Equal pay means paying men and women the same for equal work or for work of the same value. What do the rules say about what counts as equal work and how do you make an equal pay claim?
Equal pay explained
The Equal Pay Act of 1970 says that men and women are entitled to the same pay for the same job if they work for the same employer. The Equality Act of 2010 replaced this legislation and allows for equal pay claims to be bought on the basis of unequal discretionary bonuses. It also sets out when two jobs should be treated as ‘equal work’. The gender pay gap refers to the average amount that women are paid compared to the average amount that men are paid.
SAVVY TIP: The Equality Act of 2010 also made it unlawful for employers to forbid workers from talking about their pay with each other to find out if they might have an equal pay claim.
In order to bring a claim for equal pay, you don’t have to be doing the same job as someone of a different gender who is being paid more. The work you both do must be of equal value or ‘equal work’.
What is included in pay?
For equal pay claims, pay includes things like pension benefits, holiday pay, company cars, overtime, bonuses, shift work and sick pay.
Equal pay for equal work
Equal work doesn’t necessarily mean doing exactly the same job. The Equality Act says that equal work can mean:
- Work where one job is like another – this means where the jobs are broadly the same and where the differences don’t really make much difference to the practical terms of the two jobs.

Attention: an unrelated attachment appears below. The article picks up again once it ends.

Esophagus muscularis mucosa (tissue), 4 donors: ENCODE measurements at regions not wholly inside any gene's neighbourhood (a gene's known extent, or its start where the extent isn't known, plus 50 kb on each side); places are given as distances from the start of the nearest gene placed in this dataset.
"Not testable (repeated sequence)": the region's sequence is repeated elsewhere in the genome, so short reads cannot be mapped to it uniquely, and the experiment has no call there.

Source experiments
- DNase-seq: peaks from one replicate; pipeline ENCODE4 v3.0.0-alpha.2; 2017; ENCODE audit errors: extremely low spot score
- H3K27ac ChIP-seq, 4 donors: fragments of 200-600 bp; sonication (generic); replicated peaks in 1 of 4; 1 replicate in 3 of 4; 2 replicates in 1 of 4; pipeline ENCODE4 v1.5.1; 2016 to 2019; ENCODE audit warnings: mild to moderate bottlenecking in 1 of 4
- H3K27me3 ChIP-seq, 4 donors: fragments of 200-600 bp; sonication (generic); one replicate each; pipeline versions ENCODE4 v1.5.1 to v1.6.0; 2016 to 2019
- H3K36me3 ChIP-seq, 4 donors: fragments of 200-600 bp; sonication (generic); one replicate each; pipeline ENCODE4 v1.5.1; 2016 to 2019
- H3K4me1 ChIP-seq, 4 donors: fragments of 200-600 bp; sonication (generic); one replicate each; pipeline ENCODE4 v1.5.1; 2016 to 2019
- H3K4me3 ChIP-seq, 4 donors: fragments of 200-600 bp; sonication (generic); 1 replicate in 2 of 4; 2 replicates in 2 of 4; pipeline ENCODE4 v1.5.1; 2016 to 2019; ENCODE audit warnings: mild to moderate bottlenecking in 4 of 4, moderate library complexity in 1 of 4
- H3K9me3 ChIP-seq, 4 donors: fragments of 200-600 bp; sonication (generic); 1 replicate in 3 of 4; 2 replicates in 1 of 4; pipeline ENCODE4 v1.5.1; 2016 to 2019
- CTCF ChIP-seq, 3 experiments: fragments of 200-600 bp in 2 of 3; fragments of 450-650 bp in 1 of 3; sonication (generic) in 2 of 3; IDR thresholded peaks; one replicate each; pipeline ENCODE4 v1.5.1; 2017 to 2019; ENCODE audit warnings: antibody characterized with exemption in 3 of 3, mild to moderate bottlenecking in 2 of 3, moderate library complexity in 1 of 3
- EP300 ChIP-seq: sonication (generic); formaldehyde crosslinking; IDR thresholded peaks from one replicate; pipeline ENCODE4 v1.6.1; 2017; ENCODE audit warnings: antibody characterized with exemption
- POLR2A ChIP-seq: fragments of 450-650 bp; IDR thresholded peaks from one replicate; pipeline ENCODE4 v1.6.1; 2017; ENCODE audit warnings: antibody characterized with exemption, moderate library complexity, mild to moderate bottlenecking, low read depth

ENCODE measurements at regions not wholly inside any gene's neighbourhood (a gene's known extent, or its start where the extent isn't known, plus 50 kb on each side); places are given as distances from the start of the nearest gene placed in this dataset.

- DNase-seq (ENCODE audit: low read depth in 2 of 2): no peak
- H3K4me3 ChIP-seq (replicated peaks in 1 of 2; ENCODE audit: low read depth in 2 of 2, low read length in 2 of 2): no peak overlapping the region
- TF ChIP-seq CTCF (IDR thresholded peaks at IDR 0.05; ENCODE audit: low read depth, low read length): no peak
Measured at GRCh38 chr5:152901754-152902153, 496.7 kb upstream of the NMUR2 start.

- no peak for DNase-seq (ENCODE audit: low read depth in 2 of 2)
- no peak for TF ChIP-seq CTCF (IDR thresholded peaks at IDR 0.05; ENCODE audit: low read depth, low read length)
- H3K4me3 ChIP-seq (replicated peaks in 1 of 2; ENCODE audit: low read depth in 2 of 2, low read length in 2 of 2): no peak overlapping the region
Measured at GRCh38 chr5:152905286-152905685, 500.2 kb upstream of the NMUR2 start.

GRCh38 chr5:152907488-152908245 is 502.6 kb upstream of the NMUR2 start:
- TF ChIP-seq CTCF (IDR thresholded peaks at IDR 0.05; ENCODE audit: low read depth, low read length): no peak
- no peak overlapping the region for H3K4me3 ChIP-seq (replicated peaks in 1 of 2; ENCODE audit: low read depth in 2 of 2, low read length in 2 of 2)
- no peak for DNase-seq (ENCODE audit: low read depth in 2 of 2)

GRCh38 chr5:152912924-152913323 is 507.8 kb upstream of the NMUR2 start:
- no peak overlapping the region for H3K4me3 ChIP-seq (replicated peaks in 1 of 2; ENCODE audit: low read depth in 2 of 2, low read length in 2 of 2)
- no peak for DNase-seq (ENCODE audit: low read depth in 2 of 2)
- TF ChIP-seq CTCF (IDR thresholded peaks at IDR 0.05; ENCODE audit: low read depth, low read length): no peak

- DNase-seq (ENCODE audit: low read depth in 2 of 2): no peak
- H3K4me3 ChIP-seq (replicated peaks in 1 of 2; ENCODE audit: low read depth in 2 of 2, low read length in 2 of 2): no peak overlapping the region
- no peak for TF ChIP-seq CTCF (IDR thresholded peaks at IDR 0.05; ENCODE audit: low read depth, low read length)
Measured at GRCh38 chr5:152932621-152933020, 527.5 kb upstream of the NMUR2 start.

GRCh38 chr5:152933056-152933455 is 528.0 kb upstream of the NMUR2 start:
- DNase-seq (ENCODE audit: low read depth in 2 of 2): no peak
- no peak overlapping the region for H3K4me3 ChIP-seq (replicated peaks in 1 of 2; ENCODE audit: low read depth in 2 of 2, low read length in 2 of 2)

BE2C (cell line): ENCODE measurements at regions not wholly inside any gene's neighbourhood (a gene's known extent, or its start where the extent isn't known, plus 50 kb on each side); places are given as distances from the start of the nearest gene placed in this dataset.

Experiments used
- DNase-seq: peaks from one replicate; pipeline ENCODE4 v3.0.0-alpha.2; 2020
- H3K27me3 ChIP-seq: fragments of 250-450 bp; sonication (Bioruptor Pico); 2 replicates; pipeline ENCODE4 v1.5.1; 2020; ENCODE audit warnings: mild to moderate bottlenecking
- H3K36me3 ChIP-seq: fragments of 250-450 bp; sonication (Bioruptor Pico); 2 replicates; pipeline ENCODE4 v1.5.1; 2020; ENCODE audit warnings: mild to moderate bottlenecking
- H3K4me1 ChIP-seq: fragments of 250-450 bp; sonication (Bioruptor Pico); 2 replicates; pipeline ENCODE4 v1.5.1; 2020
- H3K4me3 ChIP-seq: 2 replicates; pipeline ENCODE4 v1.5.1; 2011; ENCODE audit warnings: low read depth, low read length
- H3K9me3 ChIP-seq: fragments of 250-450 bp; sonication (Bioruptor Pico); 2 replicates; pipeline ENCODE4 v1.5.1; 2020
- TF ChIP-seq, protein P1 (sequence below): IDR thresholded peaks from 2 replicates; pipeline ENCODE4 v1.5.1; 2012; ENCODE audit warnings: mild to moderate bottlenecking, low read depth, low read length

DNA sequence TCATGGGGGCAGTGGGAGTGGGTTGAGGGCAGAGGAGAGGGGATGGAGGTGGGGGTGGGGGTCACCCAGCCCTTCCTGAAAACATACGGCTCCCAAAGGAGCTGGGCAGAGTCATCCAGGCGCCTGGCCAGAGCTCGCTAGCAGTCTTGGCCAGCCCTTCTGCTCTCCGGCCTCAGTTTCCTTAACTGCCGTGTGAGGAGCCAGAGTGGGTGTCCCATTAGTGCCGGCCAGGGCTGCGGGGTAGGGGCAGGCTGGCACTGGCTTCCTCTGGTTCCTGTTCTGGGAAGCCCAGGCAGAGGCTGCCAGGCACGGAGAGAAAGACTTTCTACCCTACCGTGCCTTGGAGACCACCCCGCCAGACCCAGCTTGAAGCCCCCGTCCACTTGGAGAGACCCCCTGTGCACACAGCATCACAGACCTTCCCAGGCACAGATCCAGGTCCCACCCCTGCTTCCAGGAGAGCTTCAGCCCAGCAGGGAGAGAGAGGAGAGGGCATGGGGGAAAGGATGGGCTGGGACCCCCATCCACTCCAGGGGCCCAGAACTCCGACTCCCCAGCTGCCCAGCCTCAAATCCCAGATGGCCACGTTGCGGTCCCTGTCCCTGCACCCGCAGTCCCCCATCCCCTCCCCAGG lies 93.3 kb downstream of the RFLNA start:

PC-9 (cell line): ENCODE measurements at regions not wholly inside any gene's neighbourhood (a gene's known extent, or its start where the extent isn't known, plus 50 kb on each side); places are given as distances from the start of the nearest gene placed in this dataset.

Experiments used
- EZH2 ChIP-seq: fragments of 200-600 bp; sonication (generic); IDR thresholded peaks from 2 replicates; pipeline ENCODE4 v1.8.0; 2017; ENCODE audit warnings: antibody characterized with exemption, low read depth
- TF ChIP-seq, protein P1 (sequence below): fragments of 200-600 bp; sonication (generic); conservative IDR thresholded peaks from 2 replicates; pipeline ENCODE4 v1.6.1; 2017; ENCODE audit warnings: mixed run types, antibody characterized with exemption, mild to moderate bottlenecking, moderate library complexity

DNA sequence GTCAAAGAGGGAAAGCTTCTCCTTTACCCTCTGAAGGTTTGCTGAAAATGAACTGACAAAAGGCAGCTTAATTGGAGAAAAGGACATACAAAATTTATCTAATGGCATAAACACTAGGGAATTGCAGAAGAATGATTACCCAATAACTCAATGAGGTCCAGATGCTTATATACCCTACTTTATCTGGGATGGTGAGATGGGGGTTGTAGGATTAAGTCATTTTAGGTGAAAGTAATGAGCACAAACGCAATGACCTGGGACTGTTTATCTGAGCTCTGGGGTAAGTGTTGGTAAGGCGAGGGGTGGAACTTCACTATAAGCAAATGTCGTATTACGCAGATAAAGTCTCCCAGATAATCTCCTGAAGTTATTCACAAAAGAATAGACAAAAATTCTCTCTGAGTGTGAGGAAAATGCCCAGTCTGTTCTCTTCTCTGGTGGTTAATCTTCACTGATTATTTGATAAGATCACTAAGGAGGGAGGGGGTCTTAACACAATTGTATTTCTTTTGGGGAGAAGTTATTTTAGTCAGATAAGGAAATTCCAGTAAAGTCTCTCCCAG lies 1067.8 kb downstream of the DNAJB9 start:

SAVVY TIP: If there are differences between the jobs, the rate at which these differences crop up and the extent of the differences would both be taken into account.
- Two jobs that are rated as being equivalent – this would happen if the two jobs were rated as making the same demands on the worker.
- Work that’s of equal value – this applies if the two jobs are not similar or rated as equivalent but equal in terms of the demands they make on the two workers in terms of effort, skill and decision making.
Making an equal pay claim
If you think you’re being paid less than a man you work with, there are several steps you should take:
Step 1: Choose your comparator. This is the person you choose to have your pay compared with is called a comparator. The comparator doesn’t have to have been doing the job at the same time as you – it could be someone who did your job before you. They have to work for the same employer but that could include a parent company. They don’t have to be employed at the same location as you. You can have more than one comparator but this can make an equal pay claim more complicated.
SAVVY TIP: You will have to name your comparator. However, he doesn’t have to agree with you that you have an equal pay claim. Your employer can say that they don’t agree that you should use a particular person as a comparator, but they can’t make you change it.
Step 2: Write to your employer to ask if there’s a difference in your pay and that of a male colleague and, if so, why this is. The employment advice organisation ACAS has a (lengthy) guide to ‘asking questions about discrimination in the workplace’. Pages 15 – 19 have information on the questions you can include.